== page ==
Can't Plant? Put Your Empty Fields To Good Use

Iowa Farm Scene

Cover crops and conservation practice construction can be an option for farmers unable to plant corn or soybeans this spring.

Published on: June 17, 2013

For corn, the final planting date for full crop insurance coverage in Iowa is May 31. Then the late planting period runs through June 24 and the crop insurance guarantee is reduced by 1% per day until the corn is planted. If you decide to take a prevented planting claim on corn, it must be filed by June 25 to receive the 60% of revenue guarantee. At 185 bushels per acre, that's $533 per acre. For the most part, the yield potential of corn drops in half if planted in the latter half of June. As of June 9, 8% of this year's Iowa corn crop was left to plant, according to the weekly USDA survey. Given the reduced yield potential of corn planted now, and the already saturated soils and a forecast for continued wet weather, farmers predict that tens of thousands of acres of crops won't be planted especially in the northern Iowa counties.

What are your options for land you will take "prevented planting" on this year?

Farmers are being encouraged to consider planting a cover crop, build conservation practices such as terraces, grass waterways and buffers or do both on land they are unable to plant to corn and beans this year due to the historically wet spring weather.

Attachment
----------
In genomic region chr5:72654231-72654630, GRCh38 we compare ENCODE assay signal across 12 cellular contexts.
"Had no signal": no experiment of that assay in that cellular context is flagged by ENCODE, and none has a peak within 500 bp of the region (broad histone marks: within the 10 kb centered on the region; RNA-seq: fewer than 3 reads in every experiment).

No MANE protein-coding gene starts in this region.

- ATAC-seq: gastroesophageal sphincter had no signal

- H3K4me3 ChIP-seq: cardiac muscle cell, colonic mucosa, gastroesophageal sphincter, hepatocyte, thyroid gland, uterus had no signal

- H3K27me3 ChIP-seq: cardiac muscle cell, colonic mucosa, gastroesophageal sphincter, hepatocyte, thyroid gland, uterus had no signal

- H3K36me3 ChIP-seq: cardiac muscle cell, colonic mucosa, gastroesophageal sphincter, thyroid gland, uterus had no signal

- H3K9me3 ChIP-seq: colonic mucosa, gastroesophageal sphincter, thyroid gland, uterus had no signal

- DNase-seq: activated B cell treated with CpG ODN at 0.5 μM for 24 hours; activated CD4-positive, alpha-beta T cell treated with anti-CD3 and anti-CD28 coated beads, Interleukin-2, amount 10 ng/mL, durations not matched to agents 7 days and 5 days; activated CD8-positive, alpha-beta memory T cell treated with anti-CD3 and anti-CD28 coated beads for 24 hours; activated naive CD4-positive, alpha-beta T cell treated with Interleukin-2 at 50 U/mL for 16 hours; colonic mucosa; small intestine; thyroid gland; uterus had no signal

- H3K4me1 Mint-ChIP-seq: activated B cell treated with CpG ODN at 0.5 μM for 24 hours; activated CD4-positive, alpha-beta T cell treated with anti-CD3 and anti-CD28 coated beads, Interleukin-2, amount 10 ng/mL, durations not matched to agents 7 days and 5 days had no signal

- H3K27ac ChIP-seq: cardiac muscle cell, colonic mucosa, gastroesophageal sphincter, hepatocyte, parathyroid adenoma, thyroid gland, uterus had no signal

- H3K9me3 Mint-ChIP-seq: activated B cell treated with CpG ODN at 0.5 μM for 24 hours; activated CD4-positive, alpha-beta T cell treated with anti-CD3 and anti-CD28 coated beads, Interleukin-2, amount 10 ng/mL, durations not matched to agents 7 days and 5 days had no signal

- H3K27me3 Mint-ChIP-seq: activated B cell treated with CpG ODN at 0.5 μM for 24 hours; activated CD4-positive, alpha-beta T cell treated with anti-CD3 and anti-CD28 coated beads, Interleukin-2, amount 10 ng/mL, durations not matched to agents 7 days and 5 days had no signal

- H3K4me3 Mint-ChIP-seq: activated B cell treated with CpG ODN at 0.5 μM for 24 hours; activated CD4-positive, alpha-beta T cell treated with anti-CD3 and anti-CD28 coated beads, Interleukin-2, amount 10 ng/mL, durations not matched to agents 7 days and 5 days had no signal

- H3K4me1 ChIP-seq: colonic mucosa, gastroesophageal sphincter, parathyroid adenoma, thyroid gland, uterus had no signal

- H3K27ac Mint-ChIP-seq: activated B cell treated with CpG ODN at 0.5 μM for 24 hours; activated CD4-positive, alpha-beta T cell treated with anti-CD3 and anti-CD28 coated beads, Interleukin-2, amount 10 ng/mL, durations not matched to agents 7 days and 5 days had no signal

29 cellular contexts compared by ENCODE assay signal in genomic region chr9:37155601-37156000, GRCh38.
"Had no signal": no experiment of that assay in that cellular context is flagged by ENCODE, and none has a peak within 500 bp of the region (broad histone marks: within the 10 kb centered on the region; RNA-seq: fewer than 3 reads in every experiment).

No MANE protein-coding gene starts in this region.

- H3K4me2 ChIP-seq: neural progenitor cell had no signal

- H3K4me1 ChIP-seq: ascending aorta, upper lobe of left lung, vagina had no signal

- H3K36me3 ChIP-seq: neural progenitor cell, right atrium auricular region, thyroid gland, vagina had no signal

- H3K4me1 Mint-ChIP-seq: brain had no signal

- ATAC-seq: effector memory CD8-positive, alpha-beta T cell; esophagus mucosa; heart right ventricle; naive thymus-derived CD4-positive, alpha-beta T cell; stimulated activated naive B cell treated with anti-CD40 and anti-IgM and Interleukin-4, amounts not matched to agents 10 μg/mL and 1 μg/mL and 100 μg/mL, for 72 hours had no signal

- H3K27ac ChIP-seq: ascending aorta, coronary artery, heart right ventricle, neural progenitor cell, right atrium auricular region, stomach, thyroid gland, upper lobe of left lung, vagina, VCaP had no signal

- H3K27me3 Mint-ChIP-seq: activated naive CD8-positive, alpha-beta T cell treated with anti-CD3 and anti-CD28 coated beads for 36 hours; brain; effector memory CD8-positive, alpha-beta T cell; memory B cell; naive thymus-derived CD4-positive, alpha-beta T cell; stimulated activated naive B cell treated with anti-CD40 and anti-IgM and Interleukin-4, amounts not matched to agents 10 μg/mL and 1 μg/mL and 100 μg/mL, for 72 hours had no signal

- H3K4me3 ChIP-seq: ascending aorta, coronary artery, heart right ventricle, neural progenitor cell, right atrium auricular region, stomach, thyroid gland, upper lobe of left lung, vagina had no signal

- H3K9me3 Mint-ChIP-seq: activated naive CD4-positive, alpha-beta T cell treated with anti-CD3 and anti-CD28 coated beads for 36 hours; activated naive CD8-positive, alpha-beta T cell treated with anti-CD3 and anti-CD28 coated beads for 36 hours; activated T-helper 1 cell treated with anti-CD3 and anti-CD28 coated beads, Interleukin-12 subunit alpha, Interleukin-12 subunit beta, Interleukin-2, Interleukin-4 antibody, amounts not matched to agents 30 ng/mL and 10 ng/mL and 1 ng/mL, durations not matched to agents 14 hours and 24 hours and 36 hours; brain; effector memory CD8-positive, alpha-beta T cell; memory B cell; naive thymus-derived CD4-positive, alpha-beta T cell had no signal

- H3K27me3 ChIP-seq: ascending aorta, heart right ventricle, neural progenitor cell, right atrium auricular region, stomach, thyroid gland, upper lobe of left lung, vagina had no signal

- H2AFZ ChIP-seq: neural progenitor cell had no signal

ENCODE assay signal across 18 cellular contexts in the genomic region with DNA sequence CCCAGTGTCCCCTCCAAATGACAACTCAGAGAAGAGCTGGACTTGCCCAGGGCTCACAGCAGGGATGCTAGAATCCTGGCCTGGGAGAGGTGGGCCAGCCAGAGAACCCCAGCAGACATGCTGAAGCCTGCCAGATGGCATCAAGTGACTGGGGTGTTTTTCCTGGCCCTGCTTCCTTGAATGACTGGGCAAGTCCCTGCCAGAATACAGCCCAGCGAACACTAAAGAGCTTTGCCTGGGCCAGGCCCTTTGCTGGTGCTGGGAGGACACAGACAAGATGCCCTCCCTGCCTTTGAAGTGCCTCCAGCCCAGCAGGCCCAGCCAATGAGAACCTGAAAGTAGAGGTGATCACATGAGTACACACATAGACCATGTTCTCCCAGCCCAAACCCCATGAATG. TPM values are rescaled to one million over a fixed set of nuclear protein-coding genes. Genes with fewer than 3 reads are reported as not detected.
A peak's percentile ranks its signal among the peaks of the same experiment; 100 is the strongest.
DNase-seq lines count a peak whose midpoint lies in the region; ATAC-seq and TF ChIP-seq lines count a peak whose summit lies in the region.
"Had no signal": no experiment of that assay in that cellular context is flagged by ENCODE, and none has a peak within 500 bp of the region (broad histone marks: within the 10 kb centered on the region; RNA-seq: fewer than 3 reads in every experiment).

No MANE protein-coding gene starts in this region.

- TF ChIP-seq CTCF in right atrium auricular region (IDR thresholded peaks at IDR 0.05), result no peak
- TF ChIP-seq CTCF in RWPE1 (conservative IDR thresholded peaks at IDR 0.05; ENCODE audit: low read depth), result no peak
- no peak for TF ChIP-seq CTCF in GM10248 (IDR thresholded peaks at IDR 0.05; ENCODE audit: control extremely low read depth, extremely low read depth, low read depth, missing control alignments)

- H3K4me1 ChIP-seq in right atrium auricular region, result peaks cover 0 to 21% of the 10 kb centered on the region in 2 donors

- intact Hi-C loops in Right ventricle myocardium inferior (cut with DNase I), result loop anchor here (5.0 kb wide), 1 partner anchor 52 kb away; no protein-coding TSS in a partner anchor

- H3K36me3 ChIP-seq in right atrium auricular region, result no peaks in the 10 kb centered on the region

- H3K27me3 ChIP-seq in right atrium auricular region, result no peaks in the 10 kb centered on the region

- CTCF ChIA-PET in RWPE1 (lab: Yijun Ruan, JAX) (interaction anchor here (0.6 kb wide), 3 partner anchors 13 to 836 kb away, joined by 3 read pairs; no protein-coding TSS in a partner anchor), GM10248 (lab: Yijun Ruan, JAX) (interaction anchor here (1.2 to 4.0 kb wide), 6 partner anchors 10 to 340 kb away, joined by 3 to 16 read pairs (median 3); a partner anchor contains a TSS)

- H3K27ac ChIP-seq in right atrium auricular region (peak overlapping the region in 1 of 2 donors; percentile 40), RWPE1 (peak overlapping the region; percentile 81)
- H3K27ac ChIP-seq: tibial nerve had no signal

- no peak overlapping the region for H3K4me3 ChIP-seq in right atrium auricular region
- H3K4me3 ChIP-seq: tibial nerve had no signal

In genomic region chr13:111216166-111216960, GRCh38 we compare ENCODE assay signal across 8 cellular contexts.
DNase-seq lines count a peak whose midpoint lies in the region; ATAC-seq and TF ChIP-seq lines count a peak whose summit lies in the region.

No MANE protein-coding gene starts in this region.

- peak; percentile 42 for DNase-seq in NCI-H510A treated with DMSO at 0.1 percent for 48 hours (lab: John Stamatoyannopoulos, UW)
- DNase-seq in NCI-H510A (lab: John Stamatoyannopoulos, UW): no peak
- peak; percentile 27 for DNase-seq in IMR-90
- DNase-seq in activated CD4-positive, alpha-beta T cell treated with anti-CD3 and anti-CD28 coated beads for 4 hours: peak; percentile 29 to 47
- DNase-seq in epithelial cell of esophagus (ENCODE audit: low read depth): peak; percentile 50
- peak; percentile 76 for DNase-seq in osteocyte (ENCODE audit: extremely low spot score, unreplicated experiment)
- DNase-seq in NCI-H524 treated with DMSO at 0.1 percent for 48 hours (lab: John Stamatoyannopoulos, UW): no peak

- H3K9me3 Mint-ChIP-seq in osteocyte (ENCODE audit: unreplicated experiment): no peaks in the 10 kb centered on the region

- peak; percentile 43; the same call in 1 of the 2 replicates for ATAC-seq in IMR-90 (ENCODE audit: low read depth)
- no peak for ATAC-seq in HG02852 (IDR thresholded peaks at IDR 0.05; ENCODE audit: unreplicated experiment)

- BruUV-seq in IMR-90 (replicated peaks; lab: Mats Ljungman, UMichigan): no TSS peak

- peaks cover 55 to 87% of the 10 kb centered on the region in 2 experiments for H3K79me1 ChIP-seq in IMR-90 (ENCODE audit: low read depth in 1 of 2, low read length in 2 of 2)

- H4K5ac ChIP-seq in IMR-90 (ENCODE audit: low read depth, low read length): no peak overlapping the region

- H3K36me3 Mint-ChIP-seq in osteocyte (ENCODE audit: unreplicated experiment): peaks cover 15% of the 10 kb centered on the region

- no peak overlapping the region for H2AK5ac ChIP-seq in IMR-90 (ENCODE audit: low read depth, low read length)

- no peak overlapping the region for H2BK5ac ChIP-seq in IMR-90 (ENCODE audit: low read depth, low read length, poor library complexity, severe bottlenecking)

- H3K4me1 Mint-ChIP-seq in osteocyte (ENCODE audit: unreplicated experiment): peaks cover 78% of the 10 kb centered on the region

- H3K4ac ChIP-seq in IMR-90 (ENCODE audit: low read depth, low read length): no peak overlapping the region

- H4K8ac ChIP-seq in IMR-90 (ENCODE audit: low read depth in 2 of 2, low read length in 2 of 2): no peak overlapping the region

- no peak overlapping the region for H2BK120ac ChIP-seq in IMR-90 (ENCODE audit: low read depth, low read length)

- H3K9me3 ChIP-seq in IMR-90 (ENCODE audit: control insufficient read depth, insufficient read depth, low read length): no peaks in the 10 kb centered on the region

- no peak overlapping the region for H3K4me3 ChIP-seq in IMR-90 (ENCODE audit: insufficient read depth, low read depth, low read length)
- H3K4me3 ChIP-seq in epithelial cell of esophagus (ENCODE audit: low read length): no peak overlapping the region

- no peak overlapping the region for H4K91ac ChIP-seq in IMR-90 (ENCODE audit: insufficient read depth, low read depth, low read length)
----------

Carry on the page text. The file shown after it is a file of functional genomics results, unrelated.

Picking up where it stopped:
"This has been the wettest spring on record, and as a result a significant part of our state's corn and soybean crops have not yet been planted," noted Bill Northey, Iowa Secretary of Agriculture, on June 14. "It is critically important that farmers work with their crop insurance agent to understand all their planting options. If farmers do use the prevented planting option being offered by crop insurance for corn and soybeans, I encourage the farmers to consider planting a cover crop on those fields. Or, use the fields as an opportunity to install soil and water conservation practices such as grass waterways, buffer strips or terraces. Or, better yet do both on your land that's been impacted by the continued rain and prevented planting this year."